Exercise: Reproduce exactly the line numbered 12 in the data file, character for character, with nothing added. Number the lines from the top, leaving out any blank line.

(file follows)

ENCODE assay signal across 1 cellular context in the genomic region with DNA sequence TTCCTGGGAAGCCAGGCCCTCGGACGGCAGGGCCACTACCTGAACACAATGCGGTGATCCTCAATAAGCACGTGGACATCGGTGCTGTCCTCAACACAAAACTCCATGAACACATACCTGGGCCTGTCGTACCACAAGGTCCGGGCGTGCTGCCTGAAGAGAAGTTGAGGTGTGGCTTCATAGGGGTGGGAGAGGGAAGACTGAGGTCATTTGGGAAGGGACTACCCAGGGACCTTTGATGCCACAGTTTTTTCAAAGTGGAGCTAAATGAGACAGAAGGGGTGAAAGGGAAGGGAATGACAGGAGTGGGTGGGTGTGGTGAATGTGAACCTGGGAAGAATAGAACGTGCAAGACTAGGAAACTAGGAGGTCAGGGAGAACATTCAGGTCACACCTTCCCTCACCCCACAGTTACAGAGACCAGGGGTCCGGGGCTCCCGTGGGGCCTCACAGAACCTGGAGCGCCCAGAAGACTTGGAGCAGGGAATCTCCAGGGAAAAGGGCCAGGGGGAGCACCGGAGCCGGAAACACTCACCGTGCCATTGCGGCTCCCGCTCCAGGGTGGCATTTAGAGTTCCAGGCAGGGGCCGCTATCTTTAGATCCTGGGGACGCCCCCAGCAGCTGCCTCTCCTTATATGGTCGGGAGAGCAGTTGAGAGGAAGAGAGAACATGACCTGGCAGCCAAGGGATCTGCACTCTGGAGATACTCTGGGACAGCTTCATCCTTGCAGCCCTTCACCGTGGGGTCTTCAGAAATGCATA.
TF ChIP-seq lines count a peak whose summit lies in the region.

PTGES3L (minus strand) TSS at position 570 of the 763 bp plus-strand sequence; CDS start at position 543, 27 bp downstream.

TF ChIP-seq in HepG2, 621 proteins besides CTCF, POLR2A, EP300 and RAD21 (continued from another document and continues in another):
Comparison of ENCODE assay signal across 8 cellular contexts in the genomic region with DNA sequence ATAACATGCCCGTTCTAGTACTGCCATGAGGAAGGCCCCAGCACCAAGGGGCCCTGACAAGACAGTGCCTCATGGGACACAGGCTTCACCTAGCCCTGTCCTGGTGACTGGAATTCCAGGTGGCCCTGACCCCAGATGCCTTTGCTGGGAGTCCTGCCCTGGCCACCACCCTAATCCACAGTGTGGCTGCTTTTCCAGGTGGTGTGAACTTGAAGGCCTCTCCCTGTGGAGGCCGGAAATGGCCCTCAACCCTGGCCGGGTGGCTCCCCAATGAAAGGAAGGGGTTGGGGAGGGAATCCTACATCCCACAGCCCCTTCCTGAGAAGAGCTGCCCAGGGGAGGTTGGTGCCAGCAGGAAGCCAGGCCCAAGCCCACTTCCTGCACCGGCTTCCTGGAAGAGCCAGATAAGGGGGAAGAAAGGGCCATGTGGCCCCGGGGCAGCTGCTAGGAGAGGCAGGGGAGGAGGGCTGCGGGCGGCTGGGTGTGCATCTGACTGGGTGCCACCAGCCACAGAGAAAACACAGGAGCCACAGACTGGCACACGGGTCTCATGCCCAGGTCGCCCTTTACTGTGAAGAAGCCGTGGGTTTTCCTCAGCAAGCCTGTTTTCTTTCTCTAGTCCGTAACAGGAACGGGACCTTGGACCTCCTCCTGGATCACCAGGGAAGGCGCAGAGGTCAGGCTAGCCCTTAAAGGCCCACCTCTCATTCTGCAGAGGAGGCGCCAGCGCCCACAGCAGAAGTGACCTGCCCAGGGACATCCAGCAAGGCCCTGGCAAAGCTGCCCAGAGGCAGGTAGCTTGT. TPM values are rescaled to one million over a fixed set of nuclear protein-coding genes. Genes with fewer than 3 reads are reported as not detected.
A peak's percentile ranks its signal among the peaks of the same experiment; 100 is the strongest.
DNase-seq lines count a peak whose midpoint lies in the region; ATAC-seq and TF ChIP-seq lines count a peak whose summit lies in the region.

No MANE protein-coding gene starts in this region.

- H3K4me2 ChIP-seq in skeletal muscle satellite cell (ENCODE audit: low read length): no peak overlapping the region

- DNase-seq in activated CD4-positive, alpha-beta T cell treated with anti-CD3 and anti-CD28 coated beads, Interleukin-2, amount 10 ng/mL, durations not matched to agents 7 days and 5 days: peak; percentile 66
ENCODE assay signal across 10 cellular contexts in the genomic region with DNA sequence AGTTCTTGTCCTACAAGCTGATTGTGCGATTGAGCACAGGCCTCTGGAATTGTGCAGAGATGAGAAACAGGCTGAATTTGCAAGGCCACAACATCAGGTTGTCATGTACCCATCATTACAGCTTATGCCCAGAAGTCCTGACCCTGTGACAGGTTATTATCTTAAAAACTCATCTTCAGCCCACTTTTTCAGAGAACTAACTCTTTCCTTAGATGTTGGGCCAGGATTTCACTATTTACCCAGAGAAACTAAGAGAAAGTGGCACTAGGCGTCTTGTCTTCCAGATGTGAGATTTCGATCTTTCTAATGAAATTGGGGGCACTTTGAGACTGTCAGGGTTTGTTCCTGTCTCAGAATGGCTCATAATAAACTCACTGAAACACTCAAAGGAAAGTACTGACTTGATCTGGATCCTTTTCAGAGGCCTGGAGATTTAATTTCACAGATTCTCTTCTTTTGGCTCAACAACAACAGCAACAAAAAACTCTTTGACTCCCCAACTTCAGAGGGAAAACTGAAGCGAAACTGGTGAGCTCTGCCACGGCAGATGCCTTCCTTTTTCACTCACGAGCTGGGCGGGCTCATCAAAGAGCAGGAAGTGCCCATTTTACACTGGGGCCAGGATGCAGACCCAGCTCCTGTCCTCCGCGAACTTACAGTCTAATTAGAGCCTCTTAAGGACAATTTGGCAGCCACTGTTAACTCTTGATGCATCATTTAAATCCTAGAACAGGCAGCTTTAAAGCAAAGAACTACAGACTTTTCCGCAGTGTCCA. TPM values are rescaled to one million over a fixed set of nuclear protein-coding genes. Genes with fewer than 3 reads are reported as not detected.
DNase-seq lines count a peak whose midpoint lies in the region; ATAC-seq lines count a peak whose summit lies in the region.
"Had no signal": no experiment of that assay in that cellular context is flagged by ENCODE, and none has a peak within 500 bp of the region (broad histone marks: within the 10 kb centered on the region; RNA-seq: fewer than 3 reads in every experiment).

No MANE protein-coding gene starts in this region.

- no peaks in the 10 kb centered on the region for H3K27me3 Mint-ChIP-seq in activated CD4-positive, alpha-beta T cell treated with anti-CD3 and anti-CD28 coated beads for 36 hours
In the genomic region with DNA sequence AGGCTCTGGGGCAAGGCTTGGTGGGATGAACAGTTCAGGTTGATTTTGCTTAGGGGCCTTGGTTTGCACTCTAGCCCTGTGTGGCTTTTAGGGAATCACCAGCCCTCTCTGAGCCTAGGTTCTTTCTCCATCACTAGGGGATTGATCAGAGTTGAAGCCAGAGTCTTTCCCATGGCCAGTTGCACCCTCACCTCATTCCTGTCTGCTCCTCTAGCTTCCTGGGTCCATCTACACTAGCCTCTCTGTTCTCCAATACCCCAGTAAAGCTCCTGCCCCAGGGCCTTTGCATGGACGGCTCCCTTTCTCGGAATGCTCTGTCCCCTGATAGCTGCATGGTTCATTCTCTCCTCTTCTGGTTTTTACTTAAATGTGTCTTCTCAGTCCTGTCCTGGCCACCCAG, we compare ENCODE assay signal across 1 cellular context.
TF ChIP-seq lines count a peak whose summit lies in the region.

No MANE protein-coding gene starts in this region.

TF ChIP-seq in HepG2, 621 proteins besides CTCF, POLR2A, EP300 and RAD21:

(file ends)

DNase-seq lines count a peak whose midpoint lies in the region; ATAC-seq lines count a peak whose summit lies in the region.